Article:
Aurora movie theater shooting suspect James Holmes' hearing Monday to focus on mental evaluation

CENTENNIAL, Colo. - Carrying a sealed envelope containing the mental health records of James Holmes, a lawyer for the theater shooting defendant's former university was allowed to leave the courtroom.

The University of Colorado records were subpoenaed by the prosecution along with records and two clinicians from Colorado Mental Health Institute at Pueblo (CMHIP). Holmes was sent to that institution after pleading not guilty by reason of insanity to 166 charges.

Monday's hearing was the first appearance by Holmes since that evaluation, and he looked markedly different. He was clean shaven and had shorter hair that was slicked back.

Holmes is accused of killing 12 people and injuring 70 in an Aurora movie theater in July 2012. Prosecutors are seeking the death penalty.

District Court Judge Carlos Samour will decide on the subpoenas during the coming week. If they all stand, the lawyers will be required to returns with the records and clinicians on Monday.

The defense objected to the subpoenas, as did the Attorney General on behalf of CMHIP.

Lawyers for CMHIP were in court but carried no visible envelopes of documents. The attorneys spoke only briefly, clarifying they did not object to delivering records but did not want the clinicians involved in Holmes evaluation to appear.

The judge agreed to allow the defense to file motions on Holmes' sanity evaluation even though deadline has passed.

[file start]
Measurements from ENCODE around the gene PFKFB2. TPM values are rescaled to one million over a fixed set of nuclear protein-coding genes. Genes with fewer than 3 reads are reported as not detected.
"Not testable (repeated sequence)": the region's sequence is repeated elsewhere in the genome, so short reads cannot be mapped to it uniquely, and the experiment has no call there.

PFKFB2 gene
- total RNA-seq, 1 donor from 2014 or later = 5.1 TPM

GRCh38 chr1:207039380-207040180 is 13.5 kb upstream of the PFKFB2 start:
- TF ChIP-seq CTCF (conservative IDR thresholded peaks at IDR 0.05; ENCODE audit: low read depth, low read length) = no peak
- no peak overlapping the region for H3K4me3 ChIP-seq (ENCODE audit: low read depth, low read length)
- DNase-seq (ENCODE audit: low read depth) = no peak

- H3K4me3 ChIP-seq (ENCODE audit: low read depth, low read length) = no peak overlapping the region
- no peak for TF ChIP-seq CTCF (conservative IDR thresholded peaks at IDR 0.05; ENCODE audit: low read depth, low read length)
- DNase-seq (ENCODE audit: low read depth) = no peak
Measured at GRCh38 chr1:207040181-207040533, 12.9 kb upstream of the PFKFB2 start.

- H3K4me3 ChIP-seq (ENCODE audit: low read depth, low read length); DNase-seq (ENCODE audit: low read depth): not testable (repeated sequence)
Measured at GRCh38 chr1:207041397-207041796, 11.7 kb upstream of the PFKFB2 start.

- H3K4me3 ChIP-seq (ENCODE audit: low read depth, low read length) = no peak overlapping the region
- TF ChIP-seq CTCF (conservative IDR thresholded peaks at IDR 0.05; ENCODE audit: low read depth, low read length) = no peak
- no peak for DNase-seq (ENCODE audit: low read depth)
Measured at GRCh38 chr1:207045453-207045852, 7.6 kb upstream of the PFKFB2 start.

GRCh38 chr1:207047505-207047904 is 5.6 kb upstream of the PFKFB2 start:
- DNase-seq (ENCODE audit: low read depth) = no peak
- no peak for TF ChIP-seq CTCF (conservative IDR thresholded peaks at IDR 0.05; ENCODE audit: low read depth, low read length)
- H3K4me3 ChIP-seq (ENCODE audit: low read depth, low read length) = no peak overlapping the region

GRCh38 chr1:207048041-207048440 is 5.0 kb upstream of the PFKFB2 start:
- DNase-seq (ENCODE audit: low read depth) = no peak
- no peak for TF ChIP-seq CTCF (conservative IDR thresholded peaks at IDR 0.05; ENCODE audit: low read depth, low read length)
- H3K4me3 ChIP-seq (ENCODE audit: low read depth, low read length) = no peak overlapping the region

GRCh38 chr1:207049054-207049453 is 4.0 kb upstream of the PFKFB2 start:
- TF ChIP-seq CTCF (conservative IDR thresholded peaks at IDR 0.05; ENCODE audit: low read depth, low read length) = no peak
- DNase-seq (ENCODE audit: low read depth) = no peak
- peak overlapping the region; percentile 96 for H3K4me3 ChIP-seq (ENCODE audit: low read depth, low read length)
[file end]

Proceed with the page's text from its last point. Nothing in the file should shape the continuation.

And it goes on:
-- Potential witnesses --

Also discussed in court Monday was the defense request for a "good faith witness list" from the prosecution.

Without  getting it soon, Defense attorney Dan King suggested the defense could not be prepared for the scheduled trial start in February.

"If we want this trial to go in February, something has got to give," King said.

The prosecution argued that the existing deadline in January was sufficient, arguing there is no law requiring the list at this time. They also argued to delay providing a number of expected witnesses without names.

-- Jana Winter's subpoena --

Judge Samour also ruled to continue the subpoena seeking the names of sources that provided information to Fox News reporter Jana Winter.

Citing unidentified law officers, Winter reported Holmes sent a notebook containing violent drawings to a psychiatrist.

Holmes' attorneys say the officers violated a gag order and should be punished. They also say officers might have lied when they denied being Winter's sources, undermining their credibility as trial witnesses.

Winter could be jailed if she refuses a court order to reveal the names.

Winter does not have to return to court until January, but Samour was clear to say she would be required to bring documents with her at that time.

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